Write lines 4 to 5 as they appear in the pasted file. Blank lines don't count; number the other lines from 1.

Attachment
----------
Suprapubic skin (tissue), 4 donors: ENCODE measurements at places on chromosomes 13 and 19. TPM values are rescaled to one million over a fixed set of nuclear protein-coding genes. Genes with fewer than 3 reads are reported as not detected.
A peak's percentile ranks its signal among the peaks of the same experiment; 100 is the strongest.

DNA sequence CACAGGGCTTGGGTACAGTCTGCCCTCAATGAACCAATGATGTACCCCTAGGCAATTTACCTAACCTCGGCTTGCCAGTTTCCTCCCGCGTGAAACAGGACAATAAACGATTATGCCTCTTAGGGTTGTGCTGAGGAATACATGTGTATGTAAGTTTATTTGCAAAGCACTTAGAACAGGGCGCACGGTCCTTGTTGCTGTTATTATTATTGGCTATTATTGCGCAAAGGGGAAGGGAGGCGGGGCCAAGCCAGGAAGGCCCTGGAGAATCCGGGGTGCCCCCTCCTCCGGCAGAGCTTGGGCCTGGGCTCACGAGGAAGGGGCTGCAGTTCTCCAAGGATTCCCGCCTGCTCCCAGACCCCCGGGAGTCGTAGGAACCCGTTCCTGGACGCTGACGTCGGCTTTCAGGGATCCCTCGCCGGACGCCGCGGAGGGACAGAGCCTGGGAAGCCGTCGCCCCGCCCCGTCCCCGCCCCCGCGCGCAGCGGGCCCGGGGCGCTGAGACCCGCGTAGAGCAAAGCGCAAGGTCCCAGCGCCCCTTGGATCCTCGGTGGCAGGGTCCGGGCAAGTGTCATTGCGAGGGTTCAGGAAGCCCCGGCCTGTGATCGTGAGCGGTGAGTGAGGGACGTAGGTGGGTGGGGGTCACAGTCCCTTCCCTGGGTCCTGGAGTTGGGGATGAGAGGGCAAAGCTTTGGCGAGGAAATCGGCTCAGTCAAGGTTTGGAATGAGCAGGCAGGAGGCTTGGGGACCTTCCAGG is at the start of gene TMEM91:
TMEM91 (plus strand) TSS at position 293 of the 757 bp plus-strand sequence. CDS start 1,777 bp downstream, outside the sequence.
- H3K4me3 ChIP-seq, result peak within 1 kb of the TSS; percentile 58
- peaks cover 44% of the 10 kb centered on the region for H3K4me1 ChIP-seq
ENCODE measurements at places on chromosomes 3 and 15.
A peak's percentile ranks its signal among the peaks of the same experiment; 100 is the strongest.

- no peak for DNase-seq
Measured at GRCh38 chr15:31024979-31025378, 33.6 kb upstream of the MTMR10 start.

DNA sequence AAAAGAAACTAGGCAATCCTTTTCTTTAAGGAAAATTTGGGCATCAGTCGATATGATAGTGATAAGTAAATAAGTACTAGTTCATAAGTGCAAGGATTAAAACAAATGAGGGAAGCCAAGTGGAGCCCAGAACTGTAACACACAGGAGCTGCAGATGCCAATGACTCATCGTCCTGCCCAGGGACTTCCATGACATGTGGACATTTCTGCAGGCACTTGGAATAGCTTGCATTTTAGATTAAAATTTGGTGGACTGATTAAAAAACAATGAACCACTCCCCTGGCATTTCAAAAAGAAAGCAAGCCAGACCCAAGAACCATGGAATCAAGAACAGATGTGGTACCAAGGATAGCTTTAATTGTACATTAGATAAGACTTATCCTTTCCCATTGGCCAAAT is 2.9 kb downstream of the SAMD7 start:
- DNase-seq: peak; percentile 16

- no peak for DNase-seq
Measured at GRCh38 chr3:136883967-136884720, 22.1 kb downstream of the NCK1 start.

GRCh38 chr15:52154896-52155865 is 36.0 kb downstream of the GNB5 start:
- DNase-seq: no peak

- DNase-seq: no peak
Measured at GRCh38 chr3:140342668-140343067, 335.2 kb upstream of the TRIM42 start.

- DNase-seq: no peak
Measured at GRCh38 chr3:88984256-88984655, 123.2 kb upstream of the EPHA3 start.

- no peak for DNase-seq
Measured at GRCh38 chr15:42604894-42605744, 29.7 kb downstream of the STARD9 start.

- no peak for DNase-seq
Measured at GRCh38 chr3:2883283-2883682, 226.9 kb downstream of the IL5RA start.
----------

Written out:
TMEM91 (plus strand) TSS at position 293 of the 757 bp plus-strand sequence. CDS start 1,777 bp downstream, outside the sequence.
- H3K4me3 ChIP-seq, result peak within 1 kb of the TSS; percentile 58